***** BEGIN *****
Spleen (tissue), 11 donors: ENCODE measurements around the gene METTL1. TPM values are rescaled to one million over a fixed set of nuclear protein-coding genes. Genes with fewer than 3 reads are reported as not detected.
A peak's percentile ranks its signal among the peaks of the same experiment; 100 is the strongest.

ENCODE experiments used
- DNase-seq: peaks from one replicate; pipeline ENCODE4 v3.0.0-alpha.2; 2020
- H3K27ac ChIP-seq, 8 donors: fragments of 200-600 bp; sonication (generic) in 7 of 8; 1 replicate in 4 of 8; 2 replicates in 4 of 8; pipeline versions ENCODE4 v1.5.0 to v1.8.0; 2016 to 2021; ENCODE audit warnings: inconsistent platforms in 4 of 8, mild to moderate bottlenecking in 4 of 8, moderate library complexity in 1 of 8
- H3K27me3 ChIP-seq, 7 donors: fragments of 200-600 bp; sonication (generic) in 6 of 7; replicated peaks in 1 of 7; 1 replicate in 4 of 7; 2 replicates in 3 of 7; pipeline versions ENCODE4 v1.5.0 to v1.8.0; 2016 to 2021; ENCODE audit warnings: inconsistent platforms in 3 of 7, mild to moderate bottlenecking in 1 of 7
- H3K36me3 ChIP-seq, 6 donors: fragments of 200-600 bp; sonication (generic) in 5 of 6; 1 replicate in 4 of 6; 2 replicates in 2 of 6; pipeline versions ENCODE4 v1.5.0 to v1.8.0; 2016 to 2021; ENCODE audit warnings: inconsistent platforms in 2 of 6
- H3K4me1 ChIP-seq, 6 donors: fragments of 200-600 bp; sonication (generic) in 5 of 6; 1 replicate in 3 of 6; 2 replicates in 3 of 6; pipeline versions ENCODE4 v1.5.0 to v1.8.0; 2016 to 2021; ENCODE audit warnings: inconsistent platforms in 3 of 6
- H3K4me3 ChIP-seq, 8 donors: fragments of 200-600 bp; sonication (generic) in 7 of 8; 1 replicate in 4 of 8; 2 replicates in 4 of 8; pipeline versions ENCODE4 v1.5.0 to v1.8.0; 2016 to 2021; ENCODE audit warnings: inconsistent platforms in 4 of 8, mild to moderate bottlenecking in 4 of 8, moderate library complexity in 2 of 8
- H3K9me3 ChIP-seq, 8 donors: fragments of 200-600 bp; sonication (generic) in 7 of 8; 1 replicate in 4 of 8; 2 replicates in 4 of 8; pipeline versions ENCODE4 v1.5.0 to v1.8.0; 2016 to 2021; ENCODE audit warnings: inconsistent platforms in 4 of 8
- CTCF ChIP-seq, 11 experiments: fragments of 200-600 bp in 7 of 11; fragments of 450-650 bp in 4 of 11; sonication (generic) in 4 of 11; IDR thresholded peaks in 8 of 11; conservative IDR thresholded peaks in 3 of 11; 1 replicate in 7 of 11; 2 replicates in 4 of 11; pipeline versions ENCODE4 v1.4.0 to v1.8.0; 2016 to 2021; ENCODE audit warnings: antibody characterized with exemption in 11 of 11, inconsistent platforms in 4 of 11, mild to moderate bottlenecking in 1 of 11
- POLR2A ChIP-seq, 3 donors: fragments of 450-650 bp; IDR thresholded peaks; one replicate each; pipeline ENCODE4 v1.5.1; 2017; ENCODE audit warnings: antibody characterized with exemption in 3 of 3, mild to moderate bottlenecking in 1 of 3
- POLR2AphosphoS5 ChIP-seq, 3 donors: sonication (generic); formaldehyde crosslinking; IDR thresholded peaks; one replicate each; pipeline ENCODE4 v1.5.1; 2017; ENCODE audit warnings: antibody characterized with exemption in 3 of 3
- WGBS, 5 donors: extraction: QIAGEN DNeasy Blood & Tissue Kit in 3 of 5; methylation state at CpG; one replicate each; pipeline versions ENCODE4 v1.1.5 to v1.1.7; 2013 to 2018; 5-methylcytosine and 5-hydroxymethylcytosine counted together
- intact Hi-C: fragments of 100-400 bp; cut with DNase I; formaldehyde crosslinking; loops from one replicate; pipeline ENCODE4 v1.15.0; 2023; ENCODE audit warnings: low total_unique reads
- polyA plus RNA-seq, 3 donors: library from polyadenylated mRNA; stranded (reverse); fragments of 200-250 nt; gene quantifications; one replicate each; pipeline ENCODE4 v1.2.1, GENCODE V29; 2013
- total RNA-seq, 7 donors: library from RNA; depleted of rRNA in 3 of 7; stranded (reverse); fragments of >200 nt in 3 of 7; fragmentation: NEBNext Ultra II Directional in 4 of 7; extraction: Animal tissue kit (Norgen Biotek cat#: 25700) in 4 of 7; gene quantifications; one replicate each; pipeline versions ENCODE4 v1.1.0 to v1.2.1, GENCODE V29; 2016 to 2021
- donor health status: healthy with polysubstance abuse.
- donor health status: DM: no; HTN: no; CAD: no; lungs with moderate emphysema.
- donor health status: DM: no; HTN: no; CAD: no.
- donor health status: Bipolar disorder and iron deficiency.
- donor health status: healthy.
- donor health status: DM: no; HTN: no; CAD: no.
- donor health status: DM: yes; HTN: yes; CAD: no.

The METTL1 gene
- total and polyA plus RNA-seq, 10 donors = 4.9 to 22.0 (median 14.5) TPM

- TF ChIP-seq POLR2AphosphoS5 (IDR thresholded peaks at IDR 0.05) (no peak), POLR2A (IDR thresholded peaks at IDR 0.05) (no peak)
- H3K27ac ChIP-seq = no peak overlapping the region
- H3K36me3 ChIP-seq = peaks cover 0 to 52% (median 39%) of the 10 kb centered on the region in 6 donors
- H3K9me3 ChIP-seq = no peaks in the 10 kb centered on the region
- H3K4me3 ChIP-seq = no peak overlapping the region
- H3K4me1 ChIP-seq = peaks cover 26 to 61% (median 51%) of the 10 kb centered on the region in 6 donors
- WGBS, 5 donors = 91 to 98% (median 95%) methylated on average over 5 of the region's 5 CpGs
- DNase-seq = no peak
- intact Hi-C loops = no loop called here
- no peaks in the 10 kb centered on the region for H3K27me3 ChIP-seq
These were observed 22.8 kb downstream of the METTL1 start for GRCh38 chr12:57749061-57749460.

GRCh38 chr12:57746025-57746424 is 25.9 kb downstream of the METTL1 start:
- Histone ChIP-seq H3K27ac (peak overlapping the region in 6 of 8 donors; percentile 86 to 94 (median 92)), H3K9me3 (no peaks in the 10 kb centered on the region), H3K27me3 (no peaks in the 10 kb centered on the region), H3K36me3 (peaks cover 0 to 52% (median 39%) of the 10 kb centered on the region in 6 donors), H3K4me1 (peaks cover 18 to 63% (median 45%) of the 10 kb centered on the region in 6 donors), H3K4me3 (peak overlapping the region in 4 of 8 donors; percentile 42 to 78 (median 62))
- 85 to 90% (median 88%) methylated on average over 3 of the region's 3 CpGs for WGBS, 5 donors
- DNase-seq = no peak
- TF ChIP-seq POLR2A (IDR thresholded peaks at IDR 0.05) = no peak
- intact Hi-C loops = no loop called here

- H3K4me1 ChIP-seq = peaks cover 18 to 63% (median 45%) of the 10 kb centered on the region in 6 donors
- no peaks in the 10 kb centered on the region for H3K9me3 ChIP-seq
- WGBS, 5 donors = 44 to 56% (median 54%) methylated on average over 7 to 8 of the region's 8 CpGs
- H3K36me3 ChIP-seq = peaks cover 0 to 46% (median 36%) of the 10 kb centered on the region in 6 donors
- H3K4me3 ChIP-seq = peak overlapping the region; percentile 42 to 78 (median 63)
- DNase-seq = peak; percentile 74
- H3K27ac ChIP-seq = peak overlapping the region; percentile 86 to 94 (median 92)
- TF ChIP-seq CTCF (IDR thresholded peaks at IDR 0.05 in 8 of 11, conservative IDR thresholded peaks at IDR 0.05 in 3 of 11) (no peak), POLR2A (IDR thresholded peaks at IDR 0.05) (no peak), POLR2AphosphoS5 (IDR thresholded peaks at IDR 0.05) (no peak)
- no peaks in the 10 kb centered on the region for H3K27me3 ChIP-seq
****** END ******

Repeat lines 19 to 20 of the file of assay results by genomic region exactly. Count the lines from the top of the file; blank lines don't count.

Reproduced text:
- donor health status: DM: no; HTN: no; CAD: no; lungs with moderate emphysema.
- donor health status: DM: no; HTN: no; CAD: no.